Xerox Security Bulletin XRX14-008
Bash Shellshock Command Line Interpreter Vulnerability
A vulnerability has been discovered in the Bash command shell that can allow attackers to remotely execute commands on a target system. Even systems that don’t allow remote command shell connections may still use Bash to execute commands in the Apache web server and other network-facing applications. Unix and Unix-derived systems like Linux and Mac OS X are vulnerable to these attacks since they use Bash as the default command shell.
A Bash Shellshock document addressing this vulnerability has been posted to the Xerox Security Site.
NOTE: Review the bulletin for a more complete list of devices.
The Xerox devices ColorQube® 9201/9202/9203, ColorQube® 9301/9302/9303, WorkCentre® 232/238/245/255/265/275, WorkCentre® 5030/5050, WorkCentre® 5135/5150, WorkCentre® 5632/5638/5645/5655/5665/5675/5687, WorkCentre® 5735/5740/5745/5755/5765/5775/5790, WorkCentre® 6400, WorkCentre® 7525/7530/7535/7545/7556, WorkCentre® 7655/7665/7675, WorkCentre® 7755/7765/7775, WorkCentre® Bookmark 40/55, WorkCentre Pro® 232/238/245/255/265/275 were shipped with certain protocols enabled that, if properly exploited, could be used to gain
unauthorized access to the system. These particular protocols should not have been present in the production configuration and need to be removed from that configuration to minimize the possibility of unauthorized system access.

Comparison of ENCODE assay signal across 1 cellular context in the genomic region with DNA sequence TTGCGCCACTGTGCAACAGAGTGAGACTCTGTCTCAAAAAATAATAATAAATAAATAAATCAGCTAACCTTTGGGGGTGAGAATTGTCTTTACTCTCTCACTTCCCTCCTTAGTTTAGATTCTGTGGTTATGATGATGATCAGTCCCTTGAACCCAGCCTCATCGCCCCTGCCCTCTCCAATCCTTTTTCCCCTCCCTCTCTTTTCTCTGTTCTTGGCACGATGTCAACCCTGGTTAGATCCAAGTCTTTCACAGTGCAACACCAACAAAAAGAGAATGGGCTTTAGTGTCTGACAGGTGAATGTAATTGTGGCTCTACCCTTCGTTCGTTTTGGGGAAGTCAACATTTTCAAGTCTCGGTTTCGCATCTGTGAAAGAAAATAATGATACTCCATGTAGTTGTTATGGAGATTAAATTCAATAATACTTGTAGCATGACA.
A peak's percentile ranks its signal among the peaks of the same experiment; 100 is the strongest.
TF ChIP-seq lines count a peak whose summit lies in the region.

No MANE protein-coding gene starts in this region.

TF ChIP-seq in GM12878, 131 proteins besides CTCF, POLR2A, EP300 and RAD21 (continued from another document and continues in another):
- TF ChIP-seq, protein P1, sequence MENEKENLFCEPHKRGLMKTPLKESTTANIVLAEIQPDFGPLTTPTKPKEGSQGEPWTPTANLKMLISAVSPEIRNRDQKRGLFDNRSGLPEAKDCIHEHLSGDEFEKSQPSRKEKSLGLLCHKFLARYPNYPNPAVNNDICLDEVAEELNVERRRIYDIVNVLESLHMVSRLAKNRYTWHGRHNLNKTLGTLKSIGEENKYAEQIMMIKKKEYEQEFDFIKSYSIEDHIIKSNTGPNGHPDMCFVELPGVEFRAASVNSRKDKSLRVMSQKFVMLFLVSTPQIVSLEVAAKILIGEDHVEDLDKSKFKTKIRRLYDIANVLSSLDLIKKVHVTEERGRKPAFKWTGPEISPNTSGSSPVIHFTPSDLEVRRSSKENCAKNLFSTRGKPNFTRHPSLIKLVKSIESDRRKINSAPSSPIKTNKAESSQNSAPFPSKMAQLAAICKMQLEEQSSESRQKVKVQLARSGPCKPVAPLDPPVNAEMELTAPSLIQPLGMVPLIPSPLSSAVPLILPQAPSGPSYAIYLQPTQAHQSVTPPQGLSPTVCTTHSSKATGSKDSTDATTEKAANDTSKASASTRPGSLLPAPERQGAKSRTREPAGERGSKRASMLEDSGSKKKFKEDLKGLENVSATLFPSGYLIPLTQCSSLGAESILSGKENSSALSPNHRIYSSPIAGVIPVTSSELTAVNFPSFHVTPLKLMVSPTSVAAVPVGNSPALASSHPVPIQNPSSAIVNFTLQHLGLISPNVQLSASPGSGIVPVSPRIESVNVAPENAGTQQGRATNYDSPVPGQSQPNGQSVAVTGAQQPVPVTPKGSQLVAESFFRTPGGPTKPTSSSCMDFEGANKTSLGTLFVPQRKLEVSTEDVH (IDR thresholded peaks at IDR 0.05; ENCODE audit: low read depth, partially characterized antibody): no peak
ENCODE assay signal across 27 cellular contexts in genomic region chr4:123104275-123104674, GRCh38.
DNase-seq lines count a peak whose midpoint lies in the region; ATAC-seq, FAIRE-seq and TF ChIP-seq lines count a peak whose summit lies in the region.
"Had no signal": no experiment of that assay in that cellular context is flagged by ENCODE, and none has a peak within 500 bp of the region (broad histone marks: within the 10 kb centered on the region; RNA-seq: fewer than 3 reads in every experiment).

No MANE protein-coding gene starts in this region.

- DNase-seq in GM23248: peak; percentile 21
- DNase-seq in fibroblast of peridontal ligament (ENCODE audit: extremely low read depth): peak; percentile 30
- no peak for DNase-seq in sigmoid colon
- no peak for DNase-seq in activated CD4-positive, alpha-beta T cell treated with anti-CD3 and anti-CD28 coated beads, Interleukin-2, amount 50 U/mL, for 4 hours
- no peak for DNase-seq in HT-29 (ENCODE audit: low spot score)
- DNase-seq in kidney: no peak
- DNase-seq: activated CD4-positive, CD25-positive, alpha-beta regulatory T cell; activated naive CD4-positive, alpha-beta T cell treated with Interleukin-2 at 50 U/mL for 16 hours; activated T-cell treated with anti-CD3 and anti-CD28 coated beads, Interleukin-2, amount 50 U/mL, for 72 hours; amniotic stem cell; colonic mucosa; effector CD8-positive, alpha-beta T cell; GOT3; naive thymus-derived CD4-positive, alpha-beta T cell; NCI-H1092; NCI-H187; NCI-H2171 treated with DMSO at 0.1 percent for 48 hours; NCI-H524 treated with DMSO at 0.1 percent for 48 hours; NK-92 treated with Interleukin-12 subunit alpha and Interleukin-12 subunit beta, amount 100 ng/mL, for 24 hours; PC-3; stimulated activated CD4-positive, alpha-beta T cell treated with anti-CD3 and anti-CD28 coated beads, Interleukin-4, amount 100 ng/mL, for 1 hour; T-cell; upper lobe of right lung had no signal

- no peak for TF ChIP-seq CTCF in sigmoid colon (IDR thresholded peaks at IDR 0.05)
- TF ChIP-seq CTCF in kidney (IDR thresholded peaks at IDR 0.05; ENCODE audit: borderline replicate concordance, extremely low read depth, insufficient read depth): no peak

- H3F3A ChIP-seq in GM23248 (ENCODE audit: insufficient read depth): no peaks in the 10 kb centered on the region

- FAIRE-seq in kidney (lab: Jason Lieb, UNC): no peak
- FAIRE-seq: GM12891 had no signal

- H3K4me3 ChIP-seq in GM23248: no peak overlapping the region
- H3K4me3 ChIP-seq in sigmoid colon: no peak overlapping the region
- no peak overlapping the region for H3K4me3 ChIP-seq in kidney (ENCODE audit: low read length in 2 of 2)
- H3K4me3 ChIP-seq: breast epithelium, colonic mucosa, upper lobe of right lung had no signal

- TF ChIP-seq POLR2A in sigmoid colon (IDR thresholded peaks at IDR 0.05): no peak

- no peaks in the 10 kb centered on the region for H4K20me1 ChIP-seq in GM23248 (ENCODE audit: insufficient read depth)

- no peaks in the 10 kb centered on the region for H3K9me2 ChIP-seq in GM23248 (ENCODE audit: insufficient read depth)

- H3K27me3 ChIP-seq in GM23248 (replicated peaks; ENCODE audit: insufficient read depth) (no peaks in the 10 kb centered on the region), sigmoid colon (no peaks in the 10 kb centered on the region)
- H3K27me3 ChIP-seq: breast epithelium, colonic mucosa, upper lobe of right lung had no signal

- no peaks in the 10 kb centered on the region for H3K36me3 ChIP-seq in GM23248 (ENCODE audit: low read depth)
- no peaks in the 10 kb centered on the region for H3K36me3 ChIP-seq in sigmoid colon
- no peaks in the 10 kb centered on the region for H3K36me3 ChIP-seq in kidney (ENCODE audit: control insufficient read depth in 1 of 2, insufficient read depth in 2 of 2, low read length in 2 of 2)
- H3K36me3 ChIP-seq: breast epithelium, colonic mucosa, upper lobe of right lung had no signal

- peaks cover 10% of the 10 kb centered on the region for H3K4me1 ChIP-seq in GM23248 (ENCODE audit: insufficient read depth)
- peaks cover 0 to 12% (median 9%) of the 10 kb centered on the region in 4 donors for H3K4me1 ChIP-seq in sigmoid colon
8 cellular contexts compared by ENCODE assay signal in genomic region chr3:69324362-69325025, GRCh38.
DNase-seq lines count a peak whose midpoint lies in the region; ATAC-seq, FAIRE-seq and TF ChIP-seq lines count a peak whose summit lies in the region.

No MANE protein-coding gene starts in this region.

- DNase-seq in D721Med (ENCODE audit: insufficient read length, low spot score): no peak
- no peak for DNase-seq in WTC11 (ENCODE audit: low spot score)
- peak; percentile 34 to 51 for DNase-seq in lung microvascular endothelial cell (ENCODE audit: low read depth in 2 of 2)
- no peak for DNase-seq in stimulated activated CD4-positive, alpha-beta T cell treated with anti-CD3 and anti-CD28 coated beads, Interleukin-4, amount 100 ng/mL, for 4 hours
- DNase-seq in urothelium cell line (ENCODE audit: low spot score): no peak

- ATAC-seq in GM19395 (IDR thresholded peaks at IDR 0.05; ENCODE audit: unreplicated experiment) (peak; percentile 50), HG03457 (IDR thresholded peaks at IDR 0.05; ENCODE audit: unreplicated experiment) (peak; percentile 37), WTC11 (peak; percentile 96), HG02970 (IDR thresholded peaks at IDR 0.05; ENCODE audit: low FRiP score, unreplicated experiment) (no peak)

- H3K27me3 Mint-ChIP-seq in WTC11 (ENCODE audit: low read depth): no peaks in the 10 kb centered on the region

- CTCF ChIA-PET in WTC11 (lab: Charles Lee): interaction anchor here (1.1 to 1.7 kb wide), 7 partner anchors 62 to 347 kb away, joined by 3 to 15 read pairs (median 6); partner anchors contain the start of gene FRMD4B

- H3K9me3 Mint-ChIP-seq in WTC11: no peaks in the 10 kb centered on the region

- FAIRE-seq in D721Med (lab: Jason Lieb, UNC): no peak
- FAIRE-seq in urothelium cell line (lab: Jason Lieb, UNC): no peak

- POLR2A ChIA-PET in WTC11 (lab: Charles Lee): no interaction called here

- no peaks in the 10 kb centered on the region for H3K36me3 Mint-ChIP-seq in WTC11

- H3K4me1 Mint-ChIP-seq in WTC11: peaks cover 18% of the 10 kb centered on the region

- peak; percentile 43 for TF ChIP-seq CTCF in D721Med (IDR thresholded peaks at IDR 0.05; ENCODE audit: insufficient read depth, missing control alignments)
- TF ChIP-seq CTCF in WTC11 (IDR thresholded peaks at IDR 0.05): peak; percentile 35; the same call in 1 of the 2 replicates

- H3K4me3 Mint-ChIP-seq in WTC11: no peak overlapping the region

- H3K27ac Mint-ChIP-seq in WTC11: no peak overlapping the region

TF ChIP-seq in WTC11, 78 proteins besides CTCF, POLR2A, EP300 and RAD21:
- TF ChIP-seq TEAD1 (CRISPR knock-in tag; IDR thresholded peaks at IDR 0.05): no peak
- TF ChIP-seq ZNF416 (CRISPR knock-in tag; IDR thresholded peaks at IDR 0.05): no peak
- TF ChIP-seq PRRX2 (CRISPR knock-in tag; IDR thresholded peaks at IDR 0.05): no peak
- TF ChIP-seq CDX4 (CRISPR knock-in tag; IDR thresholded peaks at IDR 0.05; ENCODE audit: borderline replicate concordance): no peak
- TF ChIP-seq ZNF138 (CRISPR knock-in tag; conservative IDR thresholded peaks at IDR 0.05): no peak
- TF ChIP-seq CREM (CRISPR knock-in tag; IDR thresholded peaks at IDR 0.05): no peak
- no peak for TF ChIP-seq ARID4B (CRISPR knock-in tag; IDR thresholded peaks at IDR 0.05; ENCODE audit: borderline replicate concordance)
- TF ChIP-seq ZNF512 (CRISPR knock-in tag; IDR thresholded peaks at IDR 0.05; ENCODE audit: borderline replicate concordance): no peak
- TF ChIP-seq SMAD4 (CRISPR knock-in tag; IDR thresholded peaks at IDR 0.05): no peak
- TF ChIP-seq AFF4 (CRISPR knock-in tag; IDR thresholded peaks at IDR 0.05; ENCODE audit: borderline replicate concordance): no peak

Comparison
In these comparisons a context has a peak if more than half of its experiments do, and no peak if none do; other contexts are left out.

A software solution (patch P49) is provided for the products listed. This solution will remove from the production configuration the unwanted protocols in question so they can’t be exploited to gain unauthorized access to the system.
This solution is designed to be installed by the customer. The software solution is compressed into a 3 KB zip file and can be accessed via the link below or via the link following this bulletin announcement on the Xerox Security Site.
Software available through this link:
NOTE: We are re-issuing this bulletin due to a spelling error of the name of one of the researchers. No technical content in the bulletin has changed.
Vulnerabilities exist that, if exploited, could allow remote attackers to insert arbitrary code into the device. This could occur with a specifically crafted Postscript or firmware job submitted to the device. If successful, an attacker could make unauthorized changes to the system configuration; however, customer and user passwords are not exposed.
As part of Xerox’s on-going efforts to protect customers, the ability to accept these specially crafted jobs can be disabled for the affected products listed in the bulletin. Links for the software needed are contained inside the bulletin.